Sheinbaum said her government provided an email to the Times reporter that established that Mexico City determined – just as the federal government did – that the capital would remain at the orange light level for the two weeks starting December 7.

The Times and other media are looking for “confrontation,” the mayor said. “They can publish anything [they want] but it’s important that our version [of events] is given.”

Source: Milenio (sp), El Financiero (sp) 

Have something to say? Paid Subscribers get all access to make & read comments.
Jaguar surrounded by furniture and junk on a backyard patio at night in Cancun

Video of jaguar sighting in Cancún backyard goes viral

0
The video on social media shows the jaguar prowling a Cancún backyard patio at night and rummaging through the homeowner's belongings.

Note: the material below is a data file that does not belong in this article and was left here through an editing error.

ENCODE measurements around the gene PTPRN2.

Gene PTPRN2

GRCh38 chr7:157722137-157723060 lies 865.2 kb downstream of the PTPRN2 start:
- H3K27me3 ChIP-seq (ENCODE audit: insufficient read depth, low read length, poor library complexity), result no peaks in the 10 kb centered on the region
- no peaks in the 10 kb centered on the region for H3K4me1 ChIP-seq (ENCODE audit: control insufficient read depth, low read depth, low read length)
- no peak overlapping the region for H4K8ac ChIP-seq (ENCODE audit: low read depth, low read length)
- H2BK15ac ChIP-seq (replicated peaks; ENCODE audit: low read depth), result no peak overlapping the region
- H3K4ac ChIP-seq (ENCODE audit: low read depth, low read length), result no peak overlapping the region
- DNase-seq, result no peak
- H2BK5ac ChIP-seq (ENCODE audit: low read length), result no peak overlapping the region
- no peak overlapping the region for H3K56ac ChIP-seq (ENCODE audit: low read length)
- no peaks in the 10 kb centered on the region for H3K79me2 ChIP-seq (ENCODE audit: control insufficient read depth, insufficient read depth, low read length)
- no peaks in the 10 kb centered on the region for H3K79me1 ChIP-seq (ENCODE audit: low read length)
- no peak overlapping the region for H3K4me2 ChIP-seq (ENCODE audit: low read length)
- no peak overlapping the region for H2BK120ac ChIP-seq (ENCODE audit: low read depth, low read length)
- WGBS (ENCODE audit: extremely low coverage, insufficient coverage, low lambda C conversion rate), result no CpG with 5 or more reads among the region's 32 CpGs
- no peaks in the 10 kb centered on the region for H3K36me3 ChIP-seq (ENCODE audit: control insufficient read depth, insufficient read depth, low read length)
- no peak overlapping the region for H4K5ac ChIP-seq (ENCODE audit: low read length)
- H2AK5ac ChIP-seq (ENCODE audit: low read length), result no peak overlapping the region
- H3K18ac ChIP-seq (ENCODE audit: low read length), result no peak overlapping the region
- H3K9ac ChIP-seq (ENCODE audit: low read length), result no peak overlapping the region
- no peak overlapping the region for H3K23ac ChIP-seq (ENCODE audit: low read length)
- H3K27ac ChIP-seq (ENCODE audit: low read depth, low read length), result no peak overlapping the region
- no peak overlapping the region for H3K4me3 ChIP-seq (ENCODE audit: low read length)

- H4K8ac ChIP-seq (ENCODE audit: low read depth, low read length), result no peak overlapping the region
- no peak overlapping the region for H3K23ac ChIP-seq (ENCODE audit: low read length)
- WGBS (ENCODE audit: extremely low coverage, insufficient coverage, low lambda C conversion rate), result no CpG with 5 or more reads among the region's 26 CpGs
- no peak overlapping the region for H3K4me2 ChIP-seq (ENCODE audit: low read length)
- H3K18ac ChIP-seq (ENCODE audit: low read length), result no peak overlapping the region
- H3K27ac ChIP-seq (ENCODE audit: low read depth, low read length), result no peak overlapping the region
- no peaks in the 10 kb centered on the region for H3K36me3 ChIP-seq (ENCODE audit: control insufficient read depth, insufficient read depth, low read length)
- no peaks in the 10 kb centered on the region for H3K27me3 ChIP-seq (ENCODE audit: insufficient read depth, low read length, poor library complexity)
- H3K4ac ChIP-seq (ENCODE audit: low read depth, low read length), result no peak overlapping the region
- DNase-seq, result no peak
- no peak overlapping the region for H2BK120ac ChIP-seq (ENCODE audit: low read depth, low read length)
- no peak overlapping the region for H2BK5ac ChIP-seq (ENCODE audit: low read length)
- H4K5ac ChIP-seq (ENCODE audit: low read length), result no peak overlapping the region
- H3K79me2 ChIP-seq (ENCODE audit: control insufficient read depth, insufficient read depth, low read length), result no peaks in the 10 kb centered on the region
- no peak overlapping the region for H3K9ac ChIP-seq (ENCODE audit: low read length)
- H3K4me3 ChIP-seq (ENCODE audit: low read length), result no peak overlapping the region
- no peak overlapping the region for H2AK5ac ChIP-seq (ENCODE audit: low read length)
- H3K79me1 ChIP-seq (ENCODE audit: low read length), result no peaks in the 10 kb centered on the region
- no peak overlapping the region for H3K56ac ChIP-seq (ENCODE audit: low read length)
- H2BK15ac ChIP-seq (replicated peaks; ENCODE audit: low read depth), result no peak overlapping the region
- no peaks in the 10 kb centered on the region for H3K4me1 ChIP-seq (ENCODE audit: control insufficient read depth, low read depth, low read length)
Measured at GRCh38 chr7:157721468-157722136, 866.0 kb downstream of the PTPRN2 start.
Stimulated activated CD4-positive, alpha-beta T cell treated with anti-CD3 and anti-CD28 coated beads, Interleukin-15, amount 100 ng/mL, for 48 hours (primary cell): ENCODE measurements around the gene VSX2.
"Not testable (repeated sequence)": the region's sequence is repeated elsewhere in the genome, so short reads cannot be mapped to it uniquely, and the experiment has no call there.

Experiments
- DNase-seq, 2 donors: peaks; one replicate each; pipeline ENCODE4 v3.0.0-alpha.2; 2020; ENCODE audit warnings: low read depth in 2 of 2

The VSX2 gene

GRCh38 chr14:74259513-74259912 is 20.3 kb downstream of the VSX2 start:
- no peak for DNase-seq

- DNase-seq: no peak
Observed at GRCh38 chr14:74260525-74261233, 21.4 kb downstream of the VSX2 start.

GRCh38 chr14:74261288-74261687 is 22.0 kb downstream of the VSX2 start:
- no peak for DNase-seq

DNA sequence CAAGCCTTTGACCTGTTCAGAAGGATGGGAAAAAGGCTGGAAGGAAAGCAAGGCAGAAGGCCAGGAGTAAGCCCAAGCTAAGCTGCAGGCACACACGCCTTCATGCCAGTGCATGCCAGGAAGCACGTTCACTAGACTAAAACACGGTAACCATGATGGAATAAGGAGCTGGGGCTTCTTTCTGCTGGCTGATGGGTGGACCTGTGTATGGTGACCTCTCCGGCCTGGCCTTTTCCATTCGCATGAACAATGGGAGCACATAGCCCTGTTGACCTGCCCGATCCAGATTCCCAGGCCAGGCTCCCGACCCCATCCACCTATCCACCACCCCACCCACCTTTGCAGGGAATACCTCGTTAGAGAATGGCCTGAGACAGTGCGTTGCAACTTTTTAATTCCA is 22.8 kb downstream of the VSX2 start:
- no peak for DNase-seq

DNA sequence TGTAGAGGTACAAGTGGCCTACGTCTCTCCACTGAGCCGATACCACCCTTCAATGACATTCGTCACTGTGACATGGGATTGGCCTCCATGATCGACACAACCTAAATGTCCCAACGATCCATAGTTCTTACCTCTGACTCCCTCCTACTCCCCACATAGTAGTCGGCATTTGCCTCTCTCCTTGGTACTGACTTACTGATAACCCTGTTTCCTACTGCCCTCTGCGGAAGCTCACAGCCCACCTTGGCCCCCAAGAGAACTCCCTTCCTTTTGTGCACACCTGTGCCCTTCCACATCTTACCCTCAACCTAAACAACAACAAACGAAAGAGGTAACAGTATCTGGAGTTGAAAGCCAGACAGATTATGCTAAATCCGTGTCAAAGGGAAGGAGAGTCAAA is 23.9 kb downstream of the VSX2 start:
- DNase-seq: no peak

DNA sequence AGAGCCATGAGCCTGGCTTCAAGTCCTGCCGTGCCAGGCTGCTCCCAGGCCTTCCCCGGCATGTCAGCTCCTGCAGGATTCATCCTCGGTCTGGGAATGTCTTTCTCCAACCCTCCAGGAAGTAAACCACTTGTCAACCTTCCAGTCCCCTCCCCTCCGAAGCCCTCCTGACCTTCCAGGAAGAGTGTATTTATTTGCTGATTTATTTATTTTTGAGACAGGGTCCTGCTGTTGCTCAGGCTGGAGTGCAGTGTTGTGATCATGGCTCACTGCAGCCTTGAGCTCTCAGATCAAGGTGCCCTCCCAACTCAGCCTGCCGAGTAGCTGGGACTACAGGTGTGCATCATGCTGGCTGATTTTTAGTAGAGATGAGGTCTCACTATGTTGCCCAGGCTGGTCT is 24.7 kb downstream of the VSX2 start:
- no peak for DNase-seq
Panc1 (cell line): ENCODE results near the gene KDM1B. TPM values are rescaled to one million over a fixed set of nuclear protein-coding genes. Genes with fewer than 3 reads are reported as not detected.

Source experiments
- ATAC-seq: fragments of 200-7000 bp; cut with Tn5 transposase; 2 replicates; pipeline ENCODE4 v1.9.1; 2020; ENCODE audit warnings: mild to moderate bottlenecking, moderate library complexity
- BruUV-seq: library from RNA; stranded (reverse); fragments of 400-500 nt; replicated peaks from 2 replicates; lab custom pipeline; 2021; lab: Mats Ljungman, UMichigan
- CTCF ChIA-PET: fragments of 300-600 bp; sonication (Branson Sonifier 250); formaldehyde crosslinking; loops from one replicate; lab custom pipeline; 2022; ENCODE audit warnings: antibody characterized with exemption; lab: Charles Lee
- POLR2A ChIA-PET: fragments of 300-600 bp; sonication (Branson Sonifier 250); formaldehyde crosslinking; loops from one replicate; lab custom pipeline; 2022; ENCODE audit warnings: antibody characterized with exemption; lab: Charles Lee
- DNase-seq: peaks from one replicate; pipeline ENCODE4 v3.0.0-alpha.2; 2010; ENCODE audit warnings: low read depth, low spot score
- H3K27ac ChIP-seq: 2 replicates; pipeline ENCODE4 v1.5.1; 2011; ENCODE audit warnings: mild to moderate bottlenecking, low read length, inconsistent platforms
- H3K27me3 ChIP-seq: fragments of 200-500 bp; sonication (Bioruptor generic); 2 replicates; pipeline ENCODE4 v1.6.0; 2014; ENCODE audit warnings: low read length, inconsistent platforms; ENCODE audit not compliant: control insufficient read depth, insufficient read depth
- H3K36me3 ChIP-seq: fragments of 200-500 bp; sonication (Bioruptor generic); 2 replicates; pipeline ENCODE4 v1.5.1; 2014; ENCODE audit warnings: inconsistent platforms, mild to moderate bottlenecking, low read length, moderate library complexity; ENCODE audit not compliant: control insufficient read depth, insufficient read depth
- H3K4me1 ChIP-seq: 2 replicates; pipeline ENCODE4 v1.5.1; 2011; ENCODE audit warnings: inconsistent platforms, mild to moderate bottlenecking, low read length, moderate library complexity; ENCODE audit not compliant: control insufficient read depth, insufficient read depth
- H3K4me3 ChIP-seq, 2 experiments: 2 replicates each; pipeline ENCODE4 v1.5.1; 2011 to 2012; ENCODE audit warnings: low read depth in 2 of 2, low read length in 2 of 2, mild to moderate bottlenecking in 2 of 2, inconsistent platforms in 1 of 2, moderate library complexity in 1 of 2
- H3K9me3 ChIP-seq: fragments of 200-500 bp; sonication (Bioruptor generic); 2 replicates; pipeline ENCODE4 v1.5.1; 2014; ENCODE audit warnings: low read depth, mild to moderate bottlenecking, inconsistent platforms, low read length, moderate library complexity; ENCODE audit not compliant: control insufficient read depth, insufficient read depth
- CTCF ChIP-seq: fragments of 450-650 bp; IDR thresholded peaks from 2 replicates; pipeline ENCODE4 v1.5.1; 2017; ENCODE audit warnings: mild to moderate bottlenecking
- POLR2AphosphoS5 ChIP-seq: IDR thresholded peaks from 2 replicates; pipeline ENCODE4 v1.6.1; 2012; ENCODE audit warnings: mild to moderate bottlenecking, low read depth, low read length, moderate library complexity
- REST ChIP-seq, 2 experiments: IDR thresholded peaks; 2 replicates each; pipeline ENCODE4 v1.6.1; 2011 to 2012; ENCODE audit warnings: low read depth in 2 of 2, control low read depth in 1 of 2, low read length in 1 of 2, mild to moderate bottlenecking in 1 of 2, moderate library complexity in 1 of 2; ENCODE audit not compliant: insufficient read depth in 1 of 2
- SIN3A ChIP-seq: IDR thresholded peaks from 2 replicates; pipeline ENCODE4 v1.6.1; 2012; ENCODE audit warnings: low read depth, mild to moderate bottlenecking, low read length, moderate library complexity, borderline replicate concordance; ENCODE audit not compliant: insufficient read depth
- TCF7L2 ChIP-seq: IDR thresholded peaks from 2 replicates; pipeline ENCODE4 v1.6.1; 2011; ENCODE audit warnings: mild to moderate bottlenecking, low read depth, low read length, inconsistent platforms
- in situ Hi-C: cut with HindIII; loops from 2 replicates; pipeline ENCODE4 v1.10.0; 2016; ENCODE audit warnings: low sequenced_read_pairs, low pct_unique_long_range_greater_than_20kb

As heat breaks records in Mexico’s north, torrential rains pummel the south

0
Emergency officials across Mexico are dealing with both a northern heat wave with 50-degree-Celsius temps and heavy rains in the southeast.
Refugees displaced by an armed attack on their Chiapas town stand in the bleachers of a open air sports court and look at proceedings below through a protective wire fence

Over 4,000 residents flee Chiapas town following armed attack

6
Thousands in the Chiapas town who fled a June 4 armed attack by a criminal group refuse to go home until authorities can ensure their safety.